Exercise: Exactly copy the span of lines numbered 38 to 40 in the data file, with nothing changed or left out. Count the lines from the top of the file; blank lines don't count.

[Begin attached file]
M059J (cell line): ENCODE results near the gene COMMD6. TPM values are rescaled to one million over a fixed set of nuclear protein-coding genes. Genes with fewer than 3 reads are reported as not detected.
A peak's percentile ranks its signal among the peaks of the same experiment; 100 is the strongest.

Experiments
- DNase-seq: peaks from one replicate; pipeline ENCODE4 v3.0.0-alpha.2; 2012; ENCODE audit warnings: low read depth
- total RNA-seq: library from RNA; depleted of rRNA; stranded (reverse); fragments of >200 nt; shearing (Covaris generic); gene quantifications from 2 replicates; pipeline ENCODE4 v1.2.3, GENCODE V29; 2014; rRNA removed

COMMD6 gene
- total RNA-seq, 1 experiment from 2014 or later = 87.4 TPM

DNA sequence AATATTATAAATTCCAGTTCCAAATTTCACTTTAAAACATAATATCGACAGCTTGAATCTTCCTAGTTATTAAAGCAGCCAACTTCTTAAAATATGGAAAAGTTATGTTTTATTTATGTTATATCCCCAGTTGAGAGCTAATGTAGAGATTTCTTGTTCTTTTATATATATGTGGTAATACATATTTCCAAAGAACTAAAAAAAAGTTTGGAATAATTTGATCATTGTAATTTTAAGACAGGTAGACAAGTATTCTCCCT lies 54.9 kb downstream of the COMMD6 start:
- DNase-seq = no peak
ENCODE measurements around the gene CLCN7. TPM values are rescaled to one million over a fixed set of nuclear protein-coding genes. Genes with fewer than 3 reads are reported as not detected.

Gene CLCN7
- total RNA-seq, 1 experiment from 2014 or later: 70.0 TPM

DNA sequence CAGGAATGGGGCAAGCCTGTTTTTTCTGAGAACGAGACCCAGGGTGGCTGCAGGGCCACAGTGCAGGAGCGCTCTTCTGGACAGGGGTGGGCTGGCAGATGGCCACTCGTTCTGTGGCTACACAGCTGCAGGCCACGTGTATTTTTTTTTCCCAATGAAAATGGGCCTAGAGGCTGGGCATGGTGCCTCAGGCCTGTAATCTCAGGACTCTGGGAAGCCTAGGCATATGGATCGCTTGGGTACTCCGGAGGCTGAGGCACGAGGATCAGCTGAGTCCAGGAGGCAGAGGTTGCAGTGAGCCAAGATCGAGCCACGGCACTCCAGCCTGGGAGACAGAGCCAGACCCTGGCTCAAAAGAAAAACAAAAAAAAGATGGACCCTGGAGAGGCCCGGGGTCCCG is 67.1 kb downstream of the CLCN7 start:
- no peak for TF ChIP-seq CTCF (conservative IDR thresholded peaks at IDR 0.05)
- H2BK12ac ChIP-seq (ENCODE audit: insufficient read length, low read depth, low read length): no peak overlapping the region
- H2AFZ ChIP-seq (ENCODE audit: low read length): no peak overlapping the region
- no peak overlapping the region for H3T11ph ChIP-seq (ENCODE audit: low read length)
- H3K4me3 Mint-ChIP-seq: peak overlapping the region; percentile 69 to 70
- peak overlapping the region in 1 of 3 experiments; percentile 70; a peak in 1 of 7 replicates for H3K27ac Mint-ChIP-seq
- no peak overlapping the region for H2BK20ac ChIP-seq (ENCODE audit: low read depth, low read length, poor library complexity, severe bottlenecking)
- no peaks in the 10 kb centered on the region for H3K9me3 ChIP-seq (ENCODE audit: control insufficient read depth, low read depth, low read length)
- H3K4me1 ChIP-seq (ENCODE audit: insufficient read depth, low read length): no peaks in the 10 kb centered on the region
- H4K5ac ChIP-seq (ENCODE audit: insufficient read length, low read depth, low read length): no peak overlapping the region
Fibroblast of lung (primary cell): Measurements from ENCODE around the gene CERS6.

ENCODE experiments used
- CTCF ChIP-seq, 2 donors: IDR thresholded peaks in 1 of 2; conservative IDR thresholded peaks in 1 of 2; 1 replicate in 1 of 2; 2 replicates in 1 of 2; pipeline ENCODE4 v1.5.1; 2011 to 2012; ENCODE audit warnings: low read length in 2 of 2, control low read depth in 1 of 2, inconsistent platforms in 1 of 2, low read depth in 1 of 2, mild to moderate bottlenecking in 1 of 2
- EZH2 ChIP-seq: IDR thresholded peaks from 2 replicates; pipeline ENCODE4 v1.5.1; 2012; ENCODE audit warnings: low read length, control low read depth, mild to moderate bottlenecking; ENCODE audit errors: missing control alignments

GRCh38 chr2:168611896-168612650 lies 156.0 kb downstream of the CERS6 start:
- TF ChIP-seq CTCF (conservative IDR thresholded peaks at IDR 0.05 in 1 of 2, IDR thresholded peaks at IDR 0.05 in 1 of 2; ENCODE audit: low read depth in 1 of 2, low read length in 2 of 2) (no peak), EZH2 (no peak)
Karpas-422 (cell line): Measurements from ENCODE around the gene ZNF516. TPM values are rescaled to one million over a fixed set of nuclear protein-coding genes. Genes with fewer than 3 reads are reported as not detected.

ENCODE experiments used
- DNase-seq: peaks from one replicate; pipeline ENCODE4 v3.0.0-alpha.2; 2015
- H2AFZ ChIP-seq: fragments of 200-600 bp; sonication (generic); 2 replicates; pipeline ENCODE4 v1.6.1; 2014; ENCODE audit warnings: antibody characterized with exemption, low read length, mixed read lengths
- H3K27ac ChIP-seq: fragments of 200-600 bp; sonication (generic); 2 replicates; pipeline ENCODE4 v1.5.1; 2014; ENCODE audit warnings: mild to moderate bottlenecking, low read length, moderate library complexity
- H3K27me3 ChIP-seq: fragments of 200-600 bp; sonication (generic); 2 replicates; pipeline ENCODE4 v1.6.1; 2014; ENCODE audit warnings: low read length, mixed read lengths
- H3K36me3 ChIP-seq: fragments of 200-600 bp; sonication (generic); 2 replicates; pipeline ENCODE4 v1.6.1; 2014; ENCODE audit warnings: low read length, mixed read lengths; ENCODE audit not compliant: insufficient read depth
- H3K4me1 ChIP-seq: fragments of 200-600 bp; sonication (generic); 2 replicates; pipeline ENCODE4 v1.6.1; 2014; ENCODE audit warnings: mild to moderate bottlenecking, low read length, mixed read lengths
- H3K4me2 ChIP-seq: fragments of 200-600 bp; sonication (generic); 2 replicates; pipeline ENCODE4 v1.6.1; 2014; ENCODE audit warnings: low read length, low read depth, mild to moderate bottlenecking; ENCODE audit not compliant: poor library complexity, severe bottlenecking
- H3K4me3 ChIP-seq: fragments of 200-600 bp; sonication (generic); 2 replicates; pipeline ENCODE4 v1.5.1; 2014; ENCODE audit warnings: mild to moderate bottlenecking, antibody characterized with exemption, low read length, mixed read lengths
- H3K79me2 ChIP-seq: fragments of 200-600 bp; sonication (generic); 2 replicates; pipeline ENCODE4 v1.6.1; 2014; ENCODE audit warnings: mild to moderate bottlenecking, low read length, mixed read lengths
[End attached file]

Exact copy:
- H3K4me2 ChIP-seq: fragments of 200-600 bp; sonication (generic); 2 replicates; pipeline ENCODE4 v1.6.1; 2014; ENCODE audit warnings: low read length, low read depth, mild to moderate bottlenecking; ENCODE audit not compliant: poor library complexity, severe bottlenecking
- H3K4me3 ChIP-seq: fragments of 200-600 bp; sonication (generic); 2 replicates; pipeline ENCODE4 v1.5.1; 2014; ENCODE audit warnings: mild to moderate bottlenecking, antibody characterized with exemption, low read length, mixed read lengths
- H3K79me2 ChIP-seq: fragments of 200-600 bp; sonication (generic); 2 replicates; pipeline ENCODE4 v1.6.1; 2014; ENCODE audit warnings: mild to moderate bottlenecking, low read length, mixed read lengths